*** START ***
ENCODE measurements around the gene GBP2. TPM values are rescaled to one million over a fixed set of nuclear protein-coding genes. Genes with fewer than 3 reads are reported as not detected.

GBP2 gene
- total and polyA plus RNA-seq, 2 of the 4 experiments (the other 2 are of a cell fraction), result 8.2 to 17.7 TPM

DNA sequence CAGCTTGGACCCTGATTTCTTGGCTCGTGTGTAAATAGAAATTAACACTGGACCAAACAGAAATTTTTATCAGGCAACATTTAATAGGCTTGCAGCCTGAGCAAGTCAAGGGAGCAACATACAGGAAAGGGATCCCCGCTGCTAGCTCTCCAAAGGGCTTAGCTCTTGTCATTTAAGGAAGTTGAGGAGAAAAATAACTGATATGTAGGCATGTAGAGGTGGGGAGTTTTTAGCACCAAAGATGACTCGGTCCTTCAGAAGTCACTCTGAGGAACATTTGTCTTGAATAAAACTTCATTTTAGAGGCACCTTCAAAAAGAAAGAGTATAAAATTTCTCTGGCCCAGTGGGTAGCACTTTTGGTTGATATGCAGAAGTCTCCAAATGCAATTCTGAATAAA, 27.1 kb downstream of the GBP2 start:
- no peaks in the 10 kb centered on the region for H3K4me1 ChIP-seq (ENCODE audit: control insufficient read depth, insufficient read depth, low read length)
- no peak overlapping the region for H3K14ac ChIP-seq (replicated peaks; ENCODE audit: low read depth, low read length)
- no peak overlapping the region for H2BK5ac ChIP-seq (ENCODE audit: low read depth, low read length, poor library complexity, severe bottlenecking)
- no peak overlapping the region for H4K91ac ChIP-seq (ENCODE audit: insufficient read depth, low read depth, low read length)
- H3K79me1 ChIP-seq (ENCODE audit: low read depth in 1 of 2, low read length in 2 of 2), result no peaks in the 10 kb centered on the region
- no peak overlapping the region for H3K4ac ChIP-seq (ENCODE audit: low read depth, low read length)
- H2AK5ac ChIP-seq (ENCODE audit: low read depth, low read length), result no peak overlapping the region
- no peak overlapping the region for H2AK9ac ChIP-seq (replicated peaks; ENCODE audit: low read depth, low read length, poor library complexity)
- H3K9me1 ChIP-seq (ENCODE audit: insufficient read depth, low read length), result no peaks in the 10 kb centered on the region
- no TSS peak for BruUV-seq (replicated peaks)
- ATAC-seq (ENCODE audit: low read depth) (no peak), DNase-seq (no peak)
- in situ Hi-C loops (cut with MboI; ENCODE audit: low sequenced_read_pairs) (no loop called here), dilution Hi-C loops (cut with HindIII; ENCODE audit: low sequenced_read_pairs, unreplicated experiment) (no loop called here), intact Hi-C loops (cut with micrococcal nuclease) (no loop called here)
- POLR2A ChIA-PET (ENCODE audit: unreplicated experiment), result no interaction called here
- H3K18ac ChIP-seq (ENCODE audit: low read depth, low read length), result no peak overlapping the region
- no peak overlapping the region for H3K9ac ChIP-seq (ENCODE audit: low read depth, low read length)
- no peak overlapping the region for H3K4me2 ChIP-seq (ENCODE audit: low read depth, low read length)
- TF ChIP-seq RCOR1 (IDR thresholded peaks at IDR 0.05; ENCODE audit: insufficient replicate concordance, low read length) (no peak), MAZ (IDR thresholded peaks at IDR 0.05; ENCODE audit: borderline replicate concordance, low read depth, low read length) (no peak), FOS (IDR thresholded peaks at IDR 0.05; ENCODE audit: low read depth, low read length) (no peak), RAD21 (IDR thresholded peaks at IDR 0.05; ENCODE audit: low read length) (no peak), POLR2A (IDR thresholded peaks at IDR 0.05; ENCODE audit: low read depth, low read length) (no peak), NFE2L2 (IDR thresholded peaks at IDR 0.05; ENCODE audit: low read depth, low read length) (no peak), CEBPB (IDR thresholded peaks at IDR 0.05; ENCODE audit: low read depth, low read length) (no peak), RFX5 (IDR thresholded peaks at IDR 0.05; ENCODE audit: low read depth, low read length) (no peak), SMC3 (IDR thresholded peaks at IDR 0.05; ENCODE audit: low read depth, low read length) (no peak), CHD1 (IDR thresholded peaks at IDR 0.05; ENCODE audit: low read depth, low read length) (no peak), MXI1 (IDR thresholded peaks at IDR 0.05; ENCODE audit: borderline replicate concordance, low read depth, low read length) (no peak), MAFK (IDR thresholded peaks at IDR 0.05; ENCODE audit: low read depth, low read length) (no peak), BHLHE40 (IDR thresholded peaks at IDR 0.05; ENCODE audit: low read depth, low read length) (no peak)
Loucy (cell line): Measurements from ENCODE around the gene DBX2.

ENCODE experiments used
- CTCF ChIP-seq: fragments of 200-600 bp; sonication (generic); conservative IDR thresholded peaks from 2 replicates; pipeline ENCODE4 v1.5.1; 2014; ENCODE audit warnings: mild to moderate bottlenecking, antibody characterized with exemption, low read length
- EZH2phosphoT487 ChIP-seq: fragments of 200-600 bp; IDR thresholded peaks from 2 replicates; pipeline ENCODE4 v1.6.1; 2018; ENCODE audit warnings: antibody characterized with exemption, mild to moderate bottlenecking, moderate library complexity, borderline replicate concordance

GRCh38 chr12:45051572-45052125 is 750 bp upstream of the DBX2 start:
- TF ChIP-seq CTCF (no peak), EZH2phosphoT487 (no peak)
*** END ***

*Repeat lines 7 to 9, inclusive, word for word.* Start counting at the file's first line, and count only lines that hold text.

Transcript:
- no peak overlapping the region for H2BK5ac ChIP-seq (ENCODE audit: low read depth, low read length, poor library complexity, severe bottlenecking)
- no peak overlapping the region for H4K91ac ChIP-seq (ENCODE audit: insufficient read depth, low read depth, low read length)
- H3K79me1 ChIP-seq (ENCODE audit: low read depth in 1 of 2, low read length in 2 of 2), result no peaks in the 10 kb centered on the region